The gunmen looked decidedly uncomfortable now, and seemed ill at ease as to what to do next; while Rick looked decidedly embarrassed that some idiot had sent in the troops prematurely, with so many people around; and understandably, the crowd looked on with sheer delight at the whole fiasco, delighted at the diversion from their own troubles at the hospital. I suppose some were secretly hoping I’d be shot, just to add some additional drama and excitement to the spectacle.
After over an hour of me shouting and arguing for my release, and probably due in no small way to the embarrassing scene I was creating for them, I was allowed to leave and make my way home. Tellingly though, a Lutheran bishop who had accompanied the “Punch Rick&Judi Show” on their ‘peace mission’, advised me quietly not to take my normal route home for fear of attack. He was however, obviously unfamiliar with the area: it had already reached darkness, and other than travelling through bush and forests, with elephants, hyenas, lions and leopards roaming freely, there was only one road I could take home.
Thankfully though, I arrived safely, and without further incident, but still ‘hopping mad’. As we passed through Soitsambu village on the way, I met with some members of the Village Government who had been there since the previous day waiting to meet Rick and Judi. They were understandably angry at being snubbed by the two, yet none seemed too surprised.
Rick and Judi demonstrated their insincerity and lack of consideration later though, when neither thought to show me the courtesy of calling to see if I had arrived home safely, or to apologise for all the trouble and danger they had put me through - an indication of their true cold-hearted nature perhaps. And yet, even after all that had happened, I was still willing to give them the benefit of the doubt, and tried repeatedly to ring them and text them, to see if we could salvage anything from the day’s fiasco. To this day, I’ve received no answer or reply!
Next day I received a letter from the DC demanding that I report to his office the following morning, where I appeared before the District Security Committee. I was questioned at length, like some sort of criminal, about my presence in Tanzania, and my association with Trent in particular.
The DC later produced files he had apparently been given by Thomson’s manager, which appeared to have been downloaded or ‘hacked’ from my computer. Perhaps more disturbing and sinister though, is the fact that he produced files which appear to have been downloaded from Trent’s computer. As you will be aware, Trent’s laptop was stolen by his killers, and has not been recovered since. It would therefore seem fair to assume that they (his killers) are the only ones with access to his computer now!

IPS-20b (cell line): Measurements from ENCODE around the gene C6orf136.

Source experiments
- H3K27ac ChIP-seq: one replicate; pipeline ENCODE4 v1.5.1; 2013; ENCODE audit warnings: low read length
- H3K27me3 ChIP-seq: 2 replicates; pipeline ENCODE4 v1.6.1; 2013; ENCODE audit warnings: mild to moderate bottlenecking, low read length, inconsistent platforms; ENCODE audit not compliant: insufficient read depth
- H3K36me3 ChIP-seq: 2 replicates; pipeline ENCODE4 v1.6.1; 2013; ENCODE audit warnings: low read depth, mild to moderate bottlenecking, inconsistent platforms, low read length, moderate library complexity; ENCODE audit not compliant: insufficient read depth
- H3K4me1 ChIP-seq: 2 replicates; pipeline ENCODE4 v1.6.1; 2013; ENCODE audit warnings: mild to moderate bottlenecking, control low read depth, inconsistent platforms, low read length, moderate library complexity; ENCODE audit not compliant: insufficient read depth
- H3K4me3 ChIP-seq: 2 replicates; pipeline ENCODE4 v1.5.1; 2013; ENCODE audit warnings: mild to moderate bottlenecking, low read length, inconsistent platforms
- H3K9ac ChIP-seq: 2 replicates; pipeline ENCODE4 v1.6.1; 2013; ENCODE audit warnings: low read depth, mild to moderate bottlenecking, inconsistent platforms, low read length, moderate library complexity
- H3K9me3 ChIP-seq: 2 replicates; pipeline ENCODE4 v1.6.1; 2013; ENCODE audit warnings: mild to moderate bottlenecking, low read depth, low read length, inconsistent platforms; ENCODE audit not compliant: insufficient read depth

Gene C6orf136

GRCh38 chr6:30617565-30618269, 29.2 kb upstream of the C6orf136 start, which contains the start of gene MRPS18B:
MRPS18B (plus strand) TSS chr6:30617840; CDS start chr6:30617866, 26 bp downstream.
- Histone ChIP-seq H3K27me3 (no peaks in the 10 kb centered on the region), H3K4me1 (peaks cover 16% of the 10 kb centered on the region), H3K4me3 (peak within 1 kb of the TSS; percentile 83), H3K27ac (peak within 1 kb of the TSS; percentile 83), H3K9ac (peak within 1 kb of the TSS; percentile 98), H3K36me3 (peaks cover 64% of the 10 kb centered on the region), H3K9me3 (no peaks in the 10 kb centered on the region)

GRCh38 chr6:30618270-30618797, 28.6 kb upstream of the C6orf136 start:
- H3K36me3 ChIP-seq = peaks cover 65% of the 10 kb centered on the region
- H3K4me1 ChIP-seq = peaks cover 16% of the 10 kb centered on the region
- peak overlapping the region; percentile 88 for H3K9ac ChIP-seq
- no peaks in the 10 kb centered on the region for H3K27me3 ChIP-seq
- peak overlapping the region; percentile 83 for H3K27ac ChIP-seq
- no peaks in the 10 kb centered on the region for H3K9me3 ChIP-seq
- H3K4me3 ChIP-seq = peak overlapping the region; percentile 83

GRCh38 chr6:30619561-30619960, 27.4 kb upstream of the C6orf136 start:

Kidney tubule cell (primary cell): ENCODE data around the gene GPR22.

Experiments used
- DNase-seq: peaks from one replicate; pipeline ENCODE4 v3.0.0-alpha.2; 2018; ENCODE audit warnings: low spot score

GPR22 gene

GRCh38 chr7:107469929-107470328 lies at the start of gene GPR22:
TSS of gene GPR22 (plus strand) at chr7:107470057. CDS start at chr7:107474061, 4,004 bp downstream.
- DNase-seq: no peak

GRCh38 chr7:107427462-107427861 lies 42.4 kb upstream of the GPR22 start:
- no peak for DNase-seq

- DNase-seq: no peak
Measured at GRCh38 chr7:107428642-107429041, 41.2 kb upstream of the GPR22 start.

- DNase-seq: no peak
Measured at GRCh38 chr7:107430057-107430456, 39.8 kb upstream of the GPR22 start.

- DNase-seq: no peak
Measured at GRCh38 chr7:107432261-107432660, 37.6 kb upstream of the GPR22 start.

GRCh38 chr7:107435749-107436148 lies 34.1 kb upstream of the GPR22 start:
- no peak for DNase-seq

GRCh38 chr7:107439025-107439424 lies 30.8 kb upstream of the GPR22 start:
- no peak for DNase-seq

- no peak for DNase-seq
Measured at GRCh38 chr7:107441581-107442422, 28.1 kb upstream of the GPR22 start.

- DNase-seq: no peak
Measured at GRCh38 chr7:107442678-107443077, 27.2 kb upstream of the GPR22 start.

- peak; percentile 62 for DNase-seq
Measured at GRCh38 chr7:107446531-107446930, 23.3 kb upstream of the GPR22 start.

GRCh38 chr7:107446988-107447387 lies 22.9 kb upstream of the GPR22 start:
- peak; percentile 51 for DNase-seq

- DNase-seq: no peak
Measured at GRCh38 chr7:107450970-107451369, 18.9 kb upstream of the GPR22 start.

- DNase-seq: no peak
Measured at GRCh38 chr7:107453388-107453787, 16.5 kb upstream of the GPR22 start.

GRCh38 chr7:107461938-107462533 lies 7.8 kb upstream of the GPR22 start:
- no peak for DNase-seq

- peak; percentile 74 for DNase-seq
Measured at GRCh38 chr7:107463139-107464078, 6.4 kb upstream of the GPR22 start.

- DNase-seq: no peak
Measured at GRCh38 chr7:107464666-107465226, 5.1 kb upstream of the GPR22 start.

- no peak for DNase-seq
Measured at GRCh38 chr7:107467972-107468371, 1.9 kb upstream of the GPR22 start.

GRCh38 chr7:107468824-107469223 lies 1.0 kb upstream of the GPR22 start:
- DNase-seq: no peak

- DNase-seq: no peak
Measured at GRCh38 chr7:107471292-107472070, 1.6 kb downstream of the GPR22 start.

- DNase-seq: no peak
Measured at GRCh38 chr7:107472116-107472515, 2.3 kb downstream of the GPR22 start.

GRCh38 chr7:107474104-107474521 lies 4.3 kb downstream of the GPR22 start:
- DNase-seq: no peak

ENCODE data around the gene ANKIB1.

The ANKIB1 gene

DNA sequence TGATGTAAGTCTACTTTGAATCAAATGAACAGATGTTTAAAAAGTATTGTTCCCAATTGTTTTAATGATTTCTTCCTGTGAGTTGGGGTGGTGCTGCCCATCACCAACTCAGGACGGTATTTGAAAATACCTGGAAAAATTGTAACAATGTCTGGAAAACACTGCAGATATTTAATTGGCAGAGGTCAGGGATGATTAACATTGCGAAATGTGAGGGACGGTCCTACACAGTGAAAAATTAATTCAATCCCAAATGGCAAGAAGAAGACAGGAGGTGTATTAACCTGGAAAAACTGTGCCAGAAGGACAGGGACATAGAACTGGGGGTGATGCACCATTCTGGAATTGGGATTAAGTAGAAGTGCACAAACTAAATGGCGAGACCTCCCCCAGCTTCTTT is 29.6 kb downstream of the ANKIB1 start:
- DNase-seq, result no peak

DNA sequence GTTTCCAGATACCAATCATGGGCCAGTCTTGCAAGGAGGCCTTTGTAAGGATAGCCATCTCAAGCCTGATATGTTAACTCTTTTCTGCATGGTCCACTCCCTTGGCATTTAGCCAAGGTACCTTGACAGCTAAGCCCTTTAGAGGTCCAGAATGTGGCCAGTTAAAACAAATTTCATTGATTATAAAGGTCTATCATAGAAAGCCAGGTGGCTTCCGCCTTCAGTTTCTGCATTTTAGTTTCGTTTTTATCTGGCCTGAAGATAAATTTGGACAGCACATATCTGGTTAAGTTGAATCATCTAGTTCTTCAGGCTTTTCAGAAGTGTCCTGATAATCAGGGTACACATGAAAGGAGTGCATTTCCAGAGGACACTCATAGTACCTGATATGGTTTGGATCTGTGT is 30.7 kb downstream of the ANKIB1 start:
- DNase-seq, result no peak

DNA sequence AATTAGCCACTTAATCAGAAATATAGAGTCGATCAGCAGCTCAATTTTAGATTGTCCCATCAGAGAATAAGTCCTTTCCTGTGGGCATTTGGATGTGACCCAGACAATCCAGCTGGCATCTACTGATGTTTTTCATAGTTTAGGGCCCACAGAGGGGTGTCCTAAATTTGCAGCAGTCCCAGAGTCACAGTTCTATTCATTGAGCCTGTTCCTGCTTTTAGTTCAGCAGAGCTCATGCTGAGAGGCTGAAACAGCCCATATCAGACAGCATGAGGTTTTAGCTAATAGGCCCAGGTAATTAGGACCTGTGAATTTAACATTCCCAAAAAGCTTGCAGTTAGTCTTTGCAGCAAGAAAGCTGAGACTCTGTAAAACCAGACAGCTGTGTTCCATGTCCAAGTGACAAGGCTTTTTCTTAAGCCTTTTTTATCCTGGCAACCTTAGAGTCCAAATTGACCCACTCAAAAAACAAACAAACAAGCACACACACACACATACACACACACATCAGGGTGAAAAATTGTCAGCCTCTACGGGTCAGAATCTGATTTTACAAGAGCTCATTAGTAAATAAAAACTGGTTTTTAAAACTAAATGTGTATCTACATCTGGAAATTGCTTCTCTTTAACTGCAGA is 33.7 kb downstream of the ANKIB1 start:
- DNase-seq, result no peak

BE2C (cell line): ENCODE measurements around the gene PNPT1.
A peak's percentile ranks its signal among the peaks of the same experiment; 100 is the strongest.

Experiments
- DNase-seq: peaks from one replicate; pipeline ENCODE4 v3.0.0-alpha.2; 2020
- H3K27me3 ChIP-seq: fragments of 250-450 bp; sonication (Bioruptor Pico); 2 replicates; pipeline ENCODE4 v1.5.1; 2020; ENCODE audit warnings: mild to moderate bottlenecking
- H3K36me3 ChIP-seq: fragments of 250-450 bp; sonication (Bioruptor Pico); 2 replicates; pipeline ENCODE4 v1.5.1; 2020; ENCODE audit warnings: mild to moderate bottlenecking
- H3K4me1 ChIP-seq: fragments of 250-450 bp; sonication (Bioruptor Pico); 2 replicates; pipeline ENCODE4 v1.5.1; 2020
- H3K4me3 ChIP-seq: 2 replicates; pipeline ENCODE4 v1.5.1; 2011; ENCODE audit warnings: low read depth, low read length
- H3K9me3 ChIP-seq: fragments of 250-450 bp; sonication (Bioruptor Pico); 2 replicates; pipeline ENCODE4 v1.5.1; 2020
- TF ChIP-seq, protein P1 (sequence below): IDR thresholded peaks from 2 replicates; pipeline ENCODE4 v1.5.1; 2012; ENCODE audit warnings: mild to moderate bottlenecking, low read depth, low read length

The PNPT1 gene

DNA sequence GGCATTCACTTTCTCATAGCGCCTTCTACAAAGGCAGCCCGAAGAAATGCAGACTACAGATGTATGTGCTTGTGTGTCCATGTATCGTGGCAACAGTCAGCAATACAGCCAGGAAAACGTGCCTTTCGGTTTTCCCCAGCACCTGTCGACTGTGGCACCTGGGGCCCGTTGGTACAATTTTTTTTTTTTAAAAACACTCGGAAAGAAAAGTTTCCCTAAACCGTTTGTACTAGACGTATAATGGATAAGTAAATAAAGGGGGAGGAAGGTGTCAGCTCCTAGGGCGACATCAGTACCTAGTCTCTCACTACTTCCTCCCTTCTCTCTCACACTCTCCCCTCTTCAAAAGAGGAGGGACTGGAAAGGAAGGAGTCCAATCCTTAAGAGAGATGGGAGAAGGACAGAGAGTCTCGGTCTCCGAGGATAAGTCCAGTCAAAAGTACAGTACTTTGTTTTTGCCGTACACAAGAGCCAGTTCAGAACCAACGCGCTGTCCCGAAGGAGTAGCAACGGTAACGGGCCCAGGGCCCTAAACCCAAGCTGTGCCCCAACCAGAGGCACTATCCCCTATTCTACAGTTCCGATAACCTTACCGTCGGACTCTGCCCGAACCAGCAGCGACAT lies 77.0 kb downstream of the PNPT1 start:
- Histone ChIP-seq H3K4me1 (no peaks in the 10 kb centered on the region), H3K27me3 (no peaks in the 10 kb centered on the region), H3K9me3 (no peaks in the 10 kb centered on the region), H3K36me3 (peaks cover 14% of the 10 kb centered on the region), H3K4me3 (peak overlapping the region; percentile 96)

When I asked the DC for copies of the files in his possession, so that I might try to identify how they had been accessed, particularly in relation to Trent’s files, he flatly refused. It seems, in his view, any allegations that staff of Thomson Safaris are attacking, beating and shooting ‘his’ community, or might be somehow associated with Trent’s murderers, are unworthy of any investigation or serious attention; while my presence as a potential donor, at the invitation of the local community to help in the development of a secondary school for Maasai children; and Trent’s investigations into attacks on local people, are serious felonies worthy of his full attention.
I can’t honestly say that Thomson Safaris were involved in Trent’s murder. I don’t even know at first hand if the allegations about attacks on the local community are true. But from my personal experience of their self-serving and ruthless hypocrisy which I witnessed on that day, I can just about believe anything of them now.
But whether they like it or not, all of these allegations and suspicions need to be investigated fully; and the real truth MUST be exposed. However, since the Maasai have no real voice outside Tanzania, this will only happen if the whole world is aware of what is being claimed, and demands answers. Without this, the story might conveniently be hidden away in the hope that it is quietly forgotten. If true though, and nothing is done to expose them, then local people will continue to suffer attacks and brutality, eventually being moved off their land entirely, with their rich and valuable culture, and their lives destroyed forever.
And why should I be concerned?? Well, I remember a promise I made to a good friend when police came to question him about his activities in the region: “Brian, keep these files safe just in case anything happens…” Trent Keegan felt passionate about this story and he was not being melodramatic – that wasn’t his style – just practical.
I suppose also, I remember my feelings of utter helplessness and deep-deep sadness and shame at the plight of the American Indians when I read Dee Brown’s ‘Bury My Heart at Wounded Knee’ for the first time. I remember asking myself how I might have reacted had I been there at that particular moment in history: would I have spoken out in protest? Or would I have sat idly by like so many others at the time?
If I fail to make my voice heard in protest against the self-same physical and cultural genocide which appears to be taking place against the Maasai today, then, to my eternal shame, I will have my answer.
I would appeal to you to forward this email to everyone in your address book and mailing list.
PS. As far as I am aware, Thomson Safaris has no connection with the European based Thomson Travel, and no connection or involvement in these events is intended.